Sunday 4th June, 2006

Dana Seetahal
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A rose by any other name?

The issue of the renaming of the Trinity Cross has gained momentum following the decision of High Court Judge Jamadar in which he held the naming of our highest national award the Trinity Cross was discriminatory.

The judge opined that national awards must bear symbols that are embracing of all creeds. Plainly he shared the views of the applicants Maha Sabha and Islamic Relief Centre that the designation Trinity Cross was skewed towards Christians.

In the light of this it was of interest to note the response of the former librarian with the Central Library Services, Wilhelmina McDowell-Benjamin, to the controversy.

She was, it appears, instrumental in the design of the cross (not necessarily in its name) in the early 1980s. She claims religion never entered her mind at the time she did the design.

She researched the matter thoroughly and found there were many meanings to “cross,” one of which was as an ornament in the form of a cross, worn as a distinction by knights and people of exceptional merit and bravery.

Mrs McDowell-Benjamin may be perfectly sincere but she misses the point. What is important here is not so much what informed the design but what informed the name of the award.

In any event does it matter that she did not consciously think about religion?

Many people behave in a particular fashion or do things in a particular way perfectly unconscious at the time that they are behaving in accordance with their own socialisation or acculturation.

To a Christian person, therefore, the concept of the cross might be so ingrained, that person might well be promoting it as a part of our national being without any conscious consideration of the fact.

Reverence and respect for the cross in a Christian is automatic. That the cross does not have the same significance in other faiths cannot be doubted. Representatives of the Hindu and Muslim groups certainly made that clear to the judge.

Consider the meaning of “cross” in the Concise Oxford. There are several meanings of cross in the dictionary. The first two pertain to the literal meaning of the actual thing “a mark, object formed by two intersecting lines; an upright post used in antiquity for crucifixion.”

The third meaning reads, “The Cross on which Christ was crucified” and it is significant to note that of all the several dictionary meanings of cross this was the only one that was in upper case (capitals).

It is true, as Mrs McDowell-Benjamin suggested, one of the other dictionary meanings is that of “a cross-shaped decoration awarded for personal valour” or indicating rank in the order of knighthood.

And if one did not live in a vibrantly multi-ethnic and multi-religious society the possibility of religious identification with this national award might not have been in issue nor would it have become an issue. One could have ascribed the name as indicative of personal valour or the like and there would be no contention.

We, however, live in a country where it cannot be said with assurance that 50 per cent of the population belong to any one religion. It is necessary, therefore, that the Government should be equally sensitive to the feelings and concerns of all religious groups.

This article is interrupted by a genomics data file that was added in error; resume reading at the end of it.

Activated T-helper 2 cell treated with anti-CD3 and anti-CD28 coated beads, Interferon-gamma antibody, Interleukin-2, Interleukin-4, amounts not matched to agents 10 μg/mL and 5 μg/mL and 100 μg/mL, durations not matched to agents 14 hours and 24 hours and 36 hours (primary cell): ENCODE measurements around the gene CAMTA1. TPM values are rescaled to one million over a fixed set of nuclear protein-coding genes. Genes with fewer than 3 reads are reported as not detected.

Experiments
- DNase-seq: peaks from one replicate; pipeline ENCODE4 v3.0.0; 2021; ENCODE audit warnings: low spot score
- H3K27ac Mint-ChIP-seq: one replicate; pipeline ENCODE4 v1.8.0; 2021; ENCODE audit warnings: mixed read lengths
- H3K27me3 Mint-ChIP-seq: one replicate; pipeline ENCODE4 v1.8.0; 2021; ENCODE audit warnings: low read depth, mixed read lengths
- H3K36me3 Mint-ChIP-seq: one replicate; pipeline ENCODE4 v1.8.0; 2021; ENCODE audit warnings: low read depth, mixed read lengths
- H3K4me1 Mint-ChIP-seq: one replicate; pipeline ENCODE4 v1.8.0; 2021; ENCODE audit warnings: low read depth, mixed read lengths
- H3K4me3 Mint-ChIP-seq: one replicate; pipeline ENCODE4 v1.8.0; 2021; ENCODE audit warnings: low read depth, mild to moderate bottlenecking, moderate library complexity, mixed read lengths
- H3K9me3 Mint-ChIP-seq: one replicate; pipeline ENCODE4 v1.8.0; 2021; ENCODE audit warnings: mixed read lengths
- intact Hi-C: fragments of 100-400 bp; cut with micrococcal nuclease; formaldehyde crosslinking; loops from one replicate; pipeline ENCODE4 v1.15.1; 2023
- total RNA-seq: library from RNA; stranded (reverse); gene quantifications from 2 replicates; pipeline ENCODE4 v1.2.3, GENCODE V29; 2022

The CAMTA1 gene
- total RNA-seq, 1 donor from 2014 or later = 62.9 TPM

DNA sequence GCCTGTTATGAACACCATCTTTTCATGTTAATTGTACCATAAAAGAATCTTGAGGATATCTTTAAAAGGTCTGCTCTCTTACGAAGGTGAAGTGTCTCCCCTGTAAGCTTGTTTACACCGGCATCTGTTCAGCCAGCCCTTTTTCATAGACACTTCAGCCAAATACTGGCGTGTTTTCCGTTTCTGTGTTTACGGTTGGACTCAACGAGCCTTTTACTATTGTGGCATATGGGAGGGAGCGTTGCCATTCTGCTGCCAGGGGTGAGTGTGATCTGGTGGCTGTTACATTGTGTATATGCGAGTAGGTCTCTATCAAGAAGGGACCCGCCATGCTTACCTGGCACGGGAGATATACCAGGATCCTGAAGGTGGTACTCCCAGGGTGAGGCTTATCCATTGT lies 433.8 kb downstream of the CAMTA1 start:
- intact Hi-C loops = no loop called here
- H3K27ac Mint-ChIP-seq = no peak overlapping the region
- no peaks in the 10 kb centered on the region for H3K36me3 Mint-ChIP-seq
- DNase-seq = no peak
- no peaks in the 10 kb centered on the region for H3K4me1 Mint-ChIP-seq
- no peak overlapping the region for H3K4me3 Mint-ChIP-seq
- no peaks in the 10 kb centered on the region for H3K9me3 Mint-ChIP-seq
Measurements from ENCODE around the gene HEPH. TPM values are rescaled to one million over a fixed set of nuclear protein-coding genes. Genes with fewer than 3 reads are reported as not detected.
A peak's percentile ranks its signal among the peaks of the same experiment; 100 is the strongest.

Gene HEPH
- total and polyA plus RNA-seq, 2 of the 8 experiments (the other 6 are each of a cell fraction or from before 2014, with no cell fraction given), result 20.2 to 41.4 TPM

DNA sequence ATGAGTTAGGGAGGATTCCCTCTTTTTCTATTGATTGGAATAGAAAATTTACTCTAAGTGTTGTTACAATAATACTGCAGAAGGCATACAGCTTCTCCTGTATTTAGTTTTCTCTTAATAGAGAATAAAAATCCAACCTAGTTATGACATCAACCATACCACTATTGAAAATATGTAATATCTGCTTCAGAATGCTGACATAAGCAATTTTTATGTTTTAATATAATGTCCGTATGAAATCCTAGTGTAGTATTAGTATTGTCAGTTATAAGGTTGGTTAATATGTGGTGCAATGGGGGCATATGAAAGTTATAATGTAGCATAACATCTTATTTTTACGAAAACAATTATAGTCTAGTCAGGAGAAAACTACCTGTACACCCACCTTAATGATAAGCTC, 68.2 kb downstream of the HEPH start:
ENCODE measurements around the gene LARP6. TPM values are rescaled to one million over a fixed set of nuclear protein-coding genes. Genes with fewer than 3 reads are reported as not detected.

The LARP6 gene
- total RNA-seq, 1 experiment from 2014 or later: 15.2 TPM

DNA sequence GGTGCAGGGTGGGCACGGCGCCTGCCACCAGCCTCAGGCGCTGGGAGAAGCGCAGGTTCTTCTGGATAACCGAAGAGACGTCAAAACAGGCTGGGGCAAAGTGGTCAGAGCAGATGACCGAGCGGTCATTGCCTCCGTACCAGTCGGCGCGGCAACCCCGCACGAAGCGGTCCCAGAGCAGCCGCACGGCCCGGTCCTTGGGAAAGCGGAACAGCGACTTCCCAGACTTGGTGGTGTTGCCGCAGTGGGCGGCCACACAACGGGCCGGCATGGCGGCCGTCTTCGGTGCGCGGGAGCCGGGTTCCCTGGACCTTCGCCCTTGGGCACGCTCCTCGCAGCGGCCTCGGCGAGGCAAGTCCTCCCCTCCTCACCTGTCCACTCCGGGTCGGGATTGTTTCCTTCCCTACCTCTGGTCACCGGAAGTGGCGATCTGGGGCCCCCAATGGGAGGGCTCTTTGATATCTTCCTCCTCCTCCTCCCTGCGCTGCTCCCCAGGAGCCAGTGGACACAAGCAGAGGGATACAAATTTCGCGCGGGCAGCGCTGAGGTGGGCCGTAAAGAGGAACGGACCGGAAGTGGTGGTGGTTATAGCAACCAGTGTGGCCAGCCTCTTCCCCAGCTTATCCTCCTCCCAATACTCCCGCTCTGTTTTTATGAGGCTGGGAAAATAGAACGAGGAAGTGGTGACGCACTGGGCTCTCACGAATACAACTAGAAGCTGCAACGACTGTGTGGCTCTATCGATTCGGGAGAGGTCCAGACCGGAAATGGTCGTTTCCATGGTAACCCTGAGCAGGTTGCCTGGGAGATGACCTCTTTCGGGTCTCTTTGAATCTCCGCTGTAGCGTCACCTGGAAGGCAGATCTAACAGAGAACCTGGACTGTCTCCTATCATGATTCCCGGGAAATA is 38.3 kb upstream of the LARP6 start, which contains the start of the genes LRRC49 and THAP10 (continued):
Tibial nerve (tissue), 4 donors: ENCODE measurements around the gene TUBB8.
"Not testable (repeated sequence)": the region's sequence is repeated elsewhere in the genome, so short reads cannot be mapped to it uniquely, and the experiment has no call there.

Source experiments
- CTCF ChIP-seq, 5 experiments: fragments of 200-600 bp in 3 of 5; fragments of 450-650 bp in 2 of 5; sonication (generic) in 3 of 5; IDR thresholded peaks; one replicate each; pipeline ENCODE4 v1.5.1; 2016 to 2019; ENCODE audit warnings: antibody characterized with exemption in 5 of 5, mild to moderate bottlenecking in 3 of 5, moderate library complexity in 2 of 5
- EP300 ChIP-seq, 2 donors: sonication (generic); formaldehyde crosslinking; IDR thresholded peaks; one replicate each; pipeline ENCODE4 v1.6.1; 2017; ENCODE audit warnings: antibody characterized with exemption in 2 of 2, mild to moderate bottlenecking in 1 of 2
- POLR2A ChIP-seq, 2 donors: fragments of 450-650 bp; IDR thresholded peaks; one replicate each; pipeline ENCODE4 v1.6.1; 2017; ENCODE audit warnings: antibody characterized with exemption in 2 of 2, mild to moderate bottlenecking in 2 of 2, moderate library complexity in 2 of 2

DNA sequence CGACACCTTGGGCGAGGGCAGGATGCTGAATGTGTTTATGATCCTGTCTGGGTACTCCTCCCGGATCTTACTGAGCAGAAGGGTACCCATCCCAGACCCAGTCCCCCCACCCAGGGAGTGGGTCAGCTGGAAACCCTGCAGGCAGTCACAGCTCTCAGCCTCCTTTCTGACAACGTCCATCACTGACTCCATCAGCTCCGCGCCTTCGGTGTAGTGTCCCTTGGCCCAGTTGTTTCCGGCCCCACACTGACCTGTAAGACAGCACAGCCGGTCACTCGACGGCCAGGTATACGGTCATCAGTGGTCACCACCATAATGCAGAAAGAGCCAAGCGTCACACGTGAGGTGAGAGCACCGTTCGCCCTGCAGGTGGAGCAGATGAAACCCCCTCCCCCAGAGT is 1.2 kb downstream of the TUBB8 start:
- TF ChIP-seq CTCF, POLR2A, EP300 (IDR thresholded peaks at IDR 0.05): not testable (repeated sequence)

If the term Trinity Cross (with a capital C) invokes the crucifixion of Christ it may be viewed as exclusionary in its intent by these groups. With that in mind it is perhaps necessary to change the name of our highest award to something more reflective of our diversity in race and religion. After all we boast in our National Anthem that here “every creed and race find an equal place” and this is what we would like to ensure, both in perception and reality.

There are some who might wish to posit there is no need for a name change; that Trinity refers to the country of T&T and that cross has a wider meaning (as indicated by Mrs McDowell-Benjamin). They may see it as catering to some form of religious imposition by changing the name of an award we have had for over 40 years.

That view in my opinion is short-sighted and it is evident the Government in vowing to adopt the judgment of Justice Jamadar does not share it. If so many people in the country feel excluded, discriminated against or even insulted by the current designation of our highest award that it causes an annual almost bitter controversy why not change it? Why not?

Those who argue against the change are not the ones who feel sidelined so why should they oppose it? In other words, unless the new proposed name turns out to be discriminatory to them, they really have no grounds for complaint.

The only argument I have heard held out that may have an iota of substance is that if the Trinity Cross is renamed what about all other names, including that of the island of Trinidad.

In other words where will it all end? This approach is confrontational and really does not seek to understand the issue.

Trinidad is a name coined over 500 years ago. In those intervening hundreds of years any original linking of the name Trinidad to the concept of the Holy Trinity would have become merely a historical fact at a time when no ancestor of any of the current inhabitants of this island lived here. They came long, long afterwards. In a way it would be presumptuous of any of us today to seek to quarrel with the name given in 1498 (albeit in Spanish).

In contrast, the Trinity Cross is an appellation chosen at a time when we were actually in the process of forming the independent nation we are today, a nation of many creeds, races and religions.

We should have had the foresight and sensitivity then to designate our highest award by a less exclusionary and more “all-inclusive” name. We did not. It is not too late to correct that faux pas.

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